Here’s the thing. There are some losses we can never replace. The loss of a loved one. The loss of our health. The loss of our fertility. The break up of a marriage. There are some things that just cannot be regained. And there are some losses which can. The car can be replaced. The house can be fixed. So, in a time of loss, replace what you can, and fix what you can. It might not be an exact substitute for the original but try and replace the feeling you had from the original. If a knee injury means you can no longer run marathons then don’t stop exercising all together find another physical activity that gives you as similar a buzz as possible. Hire a trainer. Find a pool. Try cycling. Try boxing. The key is to stop defining yourself as a marathon runner who can no longer run. It’s to define yourself as someone who loves to move, loves to exercise, who enjoys their new found sport of sparring.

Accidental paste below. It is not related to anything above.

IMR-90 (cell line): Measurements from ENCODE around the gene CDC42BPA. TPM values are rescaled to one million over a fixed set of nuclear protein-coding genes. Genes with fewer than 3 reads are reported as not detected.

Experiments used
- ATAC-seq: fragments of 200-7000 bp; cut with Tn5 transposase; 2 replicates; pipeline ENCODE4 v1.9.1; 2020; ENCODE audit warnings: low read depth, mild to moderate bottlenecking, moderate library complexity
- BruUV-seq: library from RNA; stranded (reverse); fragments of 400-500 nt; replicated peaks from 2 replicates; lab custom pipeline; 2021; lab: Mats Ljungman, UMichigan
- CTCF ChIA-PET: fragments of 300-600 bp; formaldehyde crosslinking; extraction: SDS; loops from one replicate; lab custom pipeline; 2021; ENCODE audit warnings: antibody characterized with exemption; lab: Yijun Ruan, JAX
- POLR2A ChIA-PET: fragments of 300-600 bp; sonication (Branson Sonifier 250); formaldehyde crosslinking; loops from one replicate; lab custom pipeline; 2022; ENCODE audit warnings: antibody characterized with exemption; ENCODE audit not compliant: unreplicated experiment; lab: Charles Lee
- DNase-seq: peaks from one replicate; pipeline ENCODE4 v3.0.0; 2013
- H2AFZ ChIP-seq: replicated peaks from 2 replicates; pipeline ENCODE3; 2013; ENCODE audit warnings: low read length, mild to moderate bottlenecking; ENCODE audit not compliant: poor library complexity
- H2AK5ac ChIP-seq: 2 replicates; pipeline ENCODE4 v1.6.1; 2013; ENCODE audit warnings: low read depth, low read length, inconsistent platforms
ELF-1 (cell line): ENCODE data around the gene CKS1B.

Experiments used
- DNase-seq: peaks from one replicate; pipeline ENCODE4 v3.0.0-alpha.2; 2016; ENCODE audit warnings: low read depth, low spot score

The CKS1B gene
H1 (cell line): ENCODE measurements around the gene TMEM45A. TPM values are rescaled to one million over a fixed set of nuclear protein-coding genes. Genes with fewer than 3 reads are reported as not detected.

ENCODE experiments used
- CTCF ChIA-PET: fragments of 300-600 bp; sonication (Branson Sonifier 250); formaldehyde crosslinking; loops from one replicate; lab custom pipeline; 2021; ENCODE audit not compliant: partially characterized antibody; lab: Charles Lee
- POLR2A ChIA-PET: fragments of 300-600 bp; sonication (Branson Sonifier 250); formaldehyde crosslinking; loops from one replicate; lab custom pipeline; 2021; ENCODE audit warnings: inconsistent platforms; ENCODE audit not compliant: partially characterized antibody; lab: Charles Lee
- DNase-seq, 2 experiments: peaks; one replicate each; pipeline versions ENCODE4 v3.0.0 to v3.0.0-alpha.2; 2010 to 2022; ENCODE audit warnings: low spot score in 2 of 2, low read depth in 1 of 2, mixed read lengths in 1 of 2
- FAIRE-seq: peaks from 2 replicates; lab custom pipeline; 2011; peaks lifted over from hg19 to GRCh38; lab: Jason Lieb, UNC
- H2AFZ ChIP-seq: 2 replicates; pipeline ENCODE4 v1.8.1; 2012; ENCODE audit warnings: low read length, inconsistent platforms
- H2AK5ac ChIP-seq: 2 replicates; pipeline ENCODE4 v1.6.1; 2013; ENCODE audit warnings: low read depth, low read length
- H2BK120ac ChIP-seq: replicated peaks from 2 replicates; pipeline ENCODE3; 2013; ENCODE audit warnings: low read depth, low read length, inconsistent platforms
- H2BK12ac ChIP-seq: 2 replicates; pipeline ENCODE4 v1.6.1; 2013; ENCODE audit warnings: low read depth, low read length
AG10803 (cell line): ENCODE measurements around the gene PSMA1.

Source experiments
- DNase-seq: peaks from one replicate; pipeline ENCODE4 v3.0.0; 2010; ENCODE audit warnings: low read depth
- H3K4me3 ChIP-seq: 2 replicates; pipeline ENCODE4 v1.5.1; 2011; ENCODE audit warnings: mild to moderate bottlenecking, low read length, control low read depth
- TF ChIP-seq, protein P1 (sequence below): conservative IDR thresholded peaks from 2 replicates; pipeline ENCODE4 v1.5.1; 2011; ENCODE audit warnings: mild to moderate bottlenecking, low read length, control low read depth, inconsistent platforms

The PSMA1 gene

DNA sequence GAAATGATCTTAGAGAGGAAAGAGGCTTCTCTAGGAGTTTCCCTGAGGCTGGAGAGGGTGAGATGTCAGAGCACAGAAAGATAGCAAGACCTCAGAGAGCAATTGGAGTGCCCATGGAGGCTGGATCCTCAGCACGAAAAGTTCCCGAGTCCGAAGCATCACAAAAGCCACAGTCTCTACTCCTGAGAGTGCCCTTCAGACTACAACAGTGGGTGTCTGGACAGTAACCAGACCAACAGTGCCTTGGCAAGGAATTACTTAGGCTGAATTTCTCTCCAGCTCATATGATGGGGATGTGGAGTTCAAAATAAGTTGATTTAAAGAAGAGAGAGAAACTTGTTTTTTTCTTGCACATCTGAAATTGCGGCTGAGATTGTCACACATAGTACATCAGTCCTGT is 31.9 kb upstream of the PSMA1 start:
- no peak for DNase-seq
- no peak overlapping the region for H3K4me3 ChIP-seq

If it is irreplaceable, and some losses just are, then after an appropriate time of grief, choose to stop the struggle. Stop wresting with it or you will forever define yourself by what you have lost rather than what you still have. It makes the present unbearable as our loss becomes a lens through which we view the world. Every child we pass on the street is a reminder we cannot have our own, every person we pass jogging is a reminder that that is something we can no longer do.

It’s a miserable way to live.

Viewing life through the lens of loss means we are experiencing life either in terms of what we have lost (which is past) or what we can no longer have (which is future). It means we are not experiencing life in the present moment. The present moment is where joy lives. The lens of loss cuts us off from experiencing real joy as it did for John post heart attack.